Article  Google Scholar 

  12. Freundt, A. and H. Schmincke, Lithic-enriched segregation bodies in pyroclastic flow deposits of Laacher See volcano (East Eifel, Germany), J. Volcanol. Geotherm. Res., 25, 193–224, 1985.

    Article  Google Scholar 

  13. Freundt, A., S. Kutterolf, H. Wehrmann, H-U. Schmincke, and W. Strauch, Eruption of the dacite to andesite zoned Mateare Tephra, and associated tsunamis in Lake Managua, Nicaragua, J. Volcanol. Geotherm. Res., 149, 103–123, 2006.

    Article  Google Scholar 

  14. Gelfenbaum, G. and B. Jaffe, Erosion and sedimentation from the 17 July, 1998 Papua New Guinea Tsunami, Pure. Appl. Geophys., 160, 1969–1999, 2003.

    Article  Google Scholar 

  15. Goto, C. and Y. Ogawa, Numerical method of tsunami simulation with the Leap-frog scheme, Translated for the TIME Project by N. Shuto, Department of Civil Engineering, Tohoku University, 1992.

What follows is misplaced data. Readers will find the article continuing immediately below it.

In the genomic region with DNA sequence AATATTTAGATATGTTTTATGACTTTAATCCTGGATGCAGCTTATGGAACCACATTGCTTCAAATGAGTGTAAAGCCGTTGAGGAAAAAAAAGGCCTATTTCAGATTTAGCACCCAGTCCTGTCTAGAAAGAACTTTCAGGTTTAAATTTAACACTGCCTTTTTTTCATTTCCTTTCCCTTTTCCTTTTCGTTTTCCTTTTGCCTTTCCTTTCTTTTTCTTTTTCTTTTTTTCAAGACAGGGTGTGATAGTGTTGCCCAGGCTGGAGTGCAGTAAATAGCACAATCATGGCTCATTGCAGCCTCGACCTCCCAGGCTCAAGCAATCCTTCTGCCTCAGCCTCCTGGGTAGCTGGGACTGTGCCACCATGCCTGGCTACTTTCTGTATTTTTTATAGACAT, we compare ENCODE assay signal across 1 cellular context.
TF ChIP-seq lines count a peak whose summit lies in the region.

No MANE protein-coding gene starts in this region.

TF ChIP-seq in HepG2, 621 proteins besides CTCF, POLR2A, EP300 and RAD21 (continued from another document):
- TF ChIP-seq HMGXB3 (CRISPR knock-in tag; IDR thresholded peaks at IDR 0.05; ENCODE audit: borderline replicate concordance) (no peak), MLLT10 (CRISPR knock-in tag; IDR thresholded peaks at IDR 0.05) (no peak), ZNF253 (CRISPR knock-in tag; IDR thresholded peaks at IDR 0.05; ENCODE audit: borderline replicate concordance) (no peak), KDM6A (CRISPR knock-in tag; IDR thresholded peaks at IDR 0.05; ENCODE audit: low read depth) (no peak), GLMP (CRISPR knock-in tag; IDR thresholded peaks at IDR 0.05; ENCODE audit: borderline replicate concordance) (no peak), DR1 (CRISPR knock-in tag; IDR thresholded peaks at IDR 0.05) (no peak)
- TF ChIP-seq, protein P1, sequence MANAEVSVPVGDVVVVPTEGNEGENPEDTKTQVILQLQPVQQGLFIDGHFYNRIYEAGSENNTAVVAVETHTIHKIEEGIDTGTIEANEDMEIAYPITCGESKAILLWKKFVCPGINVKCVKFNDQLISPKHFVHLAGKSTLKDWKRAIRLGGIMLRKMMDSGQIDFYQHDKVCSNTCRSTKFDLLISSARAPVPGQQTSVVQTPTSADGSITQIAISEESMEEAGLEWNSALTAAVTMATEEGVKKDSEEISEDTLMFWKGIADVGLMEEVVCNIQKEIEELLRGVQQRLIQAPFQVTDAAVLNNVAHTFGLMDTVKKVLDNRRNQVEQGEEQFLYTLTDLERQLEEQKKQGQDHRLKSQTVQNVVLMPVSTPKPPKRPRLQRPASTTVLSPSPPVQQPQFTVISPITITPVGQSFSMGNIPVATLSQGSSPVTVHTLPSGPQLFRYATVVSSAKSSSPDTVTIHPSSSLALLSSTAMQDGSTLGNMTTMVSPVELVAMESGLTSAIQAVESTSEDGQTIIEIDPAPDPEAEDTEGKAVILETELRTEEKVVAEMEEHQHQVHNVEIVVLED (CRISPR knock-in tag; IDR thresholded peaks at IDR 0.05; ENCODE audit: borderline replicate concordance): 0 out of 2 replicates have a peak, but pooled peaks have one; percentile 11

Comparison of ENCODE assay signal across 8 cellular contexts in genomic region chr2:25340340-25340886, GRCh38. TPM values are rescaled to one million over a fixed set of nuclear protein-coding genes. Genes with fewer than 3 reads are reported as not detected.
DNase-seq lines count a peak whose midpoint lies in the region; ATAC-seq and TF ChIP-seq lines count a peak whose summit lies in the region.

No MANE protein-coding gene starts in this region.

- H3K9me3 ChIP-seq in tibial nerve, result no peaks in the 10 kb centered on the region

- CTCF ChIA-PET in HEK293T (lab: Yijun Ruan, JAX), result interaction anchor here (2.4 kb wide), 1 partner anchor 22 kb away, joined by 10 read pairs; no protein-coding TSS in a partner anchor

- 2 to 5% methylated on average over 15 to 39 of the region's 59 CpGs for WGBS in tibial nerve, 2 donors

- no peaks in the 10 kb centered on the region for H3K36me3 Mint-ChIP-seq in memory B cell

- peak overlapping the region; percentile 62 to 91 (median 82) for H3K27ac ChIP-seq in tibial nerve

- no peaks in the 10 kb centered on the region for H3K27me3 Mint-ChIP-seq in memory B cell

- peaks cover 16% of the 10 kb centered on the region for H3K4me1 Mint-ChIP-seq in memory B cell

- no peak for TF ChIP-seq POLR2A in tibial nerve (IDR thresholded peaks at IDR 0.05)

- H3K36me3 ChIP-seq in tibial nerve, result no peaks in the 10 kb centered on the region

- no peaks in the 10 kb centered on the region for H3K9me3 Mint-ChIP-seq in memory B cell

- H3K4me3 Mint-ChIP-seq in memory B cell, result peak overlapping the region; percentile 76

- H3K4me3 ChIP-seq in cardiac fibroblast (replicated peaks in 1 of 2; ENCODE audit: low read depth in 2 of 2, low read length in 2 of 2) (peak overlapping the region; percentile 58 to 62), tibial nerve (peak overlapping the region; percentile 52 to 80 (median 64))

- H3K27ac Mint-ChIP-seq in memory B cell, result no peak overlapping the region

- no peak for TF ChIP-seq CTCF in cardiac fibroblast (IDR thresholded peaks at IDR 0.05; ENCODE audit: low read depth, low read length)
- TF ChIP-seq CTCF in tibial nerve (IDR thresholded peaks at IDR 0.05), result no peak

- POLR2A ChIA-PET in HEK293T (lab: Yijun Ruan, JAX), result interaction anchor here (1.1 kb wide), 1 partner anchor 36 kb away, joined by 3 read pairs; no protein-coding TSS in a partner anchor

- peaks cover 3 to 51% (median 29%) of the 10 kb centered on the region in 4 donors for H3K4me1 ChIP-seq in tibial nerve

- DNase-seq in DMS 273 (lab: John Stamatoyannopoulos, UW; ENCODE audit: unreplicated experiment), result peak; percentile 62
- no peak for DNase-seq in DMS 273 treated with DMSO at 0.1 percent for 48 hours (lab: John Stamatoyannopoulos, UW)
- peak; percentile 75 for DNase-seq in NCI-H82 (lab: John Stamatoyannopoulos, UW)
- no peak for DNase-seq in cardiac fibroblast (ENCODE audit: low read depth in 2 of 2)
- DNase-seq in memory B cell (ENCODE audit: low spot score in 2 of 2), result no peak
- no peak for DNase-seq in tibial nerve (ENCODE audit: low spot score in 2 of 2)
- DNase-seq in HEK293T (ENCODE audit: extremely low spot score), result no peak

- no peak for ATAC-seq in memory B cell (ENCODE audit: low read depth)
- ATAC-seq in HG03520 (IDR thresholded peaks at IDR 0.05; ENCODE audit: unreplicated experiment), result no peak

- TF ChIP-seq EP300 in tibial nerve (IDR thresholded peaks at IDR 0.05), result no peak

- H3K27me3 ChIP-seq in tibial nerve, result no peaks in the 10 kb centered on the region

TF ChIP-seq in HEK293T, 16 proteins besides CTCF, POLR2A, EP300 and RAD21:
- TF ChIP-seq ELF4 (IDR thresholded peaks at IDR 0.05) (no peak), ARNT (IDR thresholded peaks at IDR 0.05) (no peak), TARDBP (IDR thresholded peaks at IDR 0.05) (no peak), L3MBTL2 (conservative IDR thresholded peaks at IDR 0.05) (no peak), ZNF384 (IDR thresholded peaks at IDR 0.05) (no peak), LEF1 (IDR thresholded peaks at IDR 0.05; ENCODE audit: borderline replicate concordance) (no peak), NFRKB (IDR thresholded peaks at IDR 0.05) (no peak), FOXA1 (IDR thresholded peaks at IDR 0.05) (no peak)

16. Goto, T. and N. Shuto, Proceedings Coastal Engineering Japan, 27, 80–84, 1980 (in Japanese).

    Article  Google Scholar 

  17. Gray, J. P. and J. J. Monaghan, Caldera collapse and the generation of waves, Geochem., Geophys. Geosyst., 4(2), 1015, doi:10.1029/2002GC000411, 2003.

    Article  Google Scholar 

  18. Ishihara, T., The gravity anomalies on the Kikai caldera and its vicinity, Bull. Geol. Surv. Jap., 28, 575–588, 1976 (in Japanese with English abstract).

    Google Scholar 

  19. Kawanabe, Y. and G. Saito, Volcanic activity of the Satsuma-Iwojima area during the past 6500 years, Earth Planets Space, 54, 295–301, 2002.

    Article  Google Scholar 

  20. Latter, J. H., Tsunamis of volcanic origin: summary of causes, with particular reference to Krakatoa, 1883, Bull. Volcanol., 44, 467–490, 1981.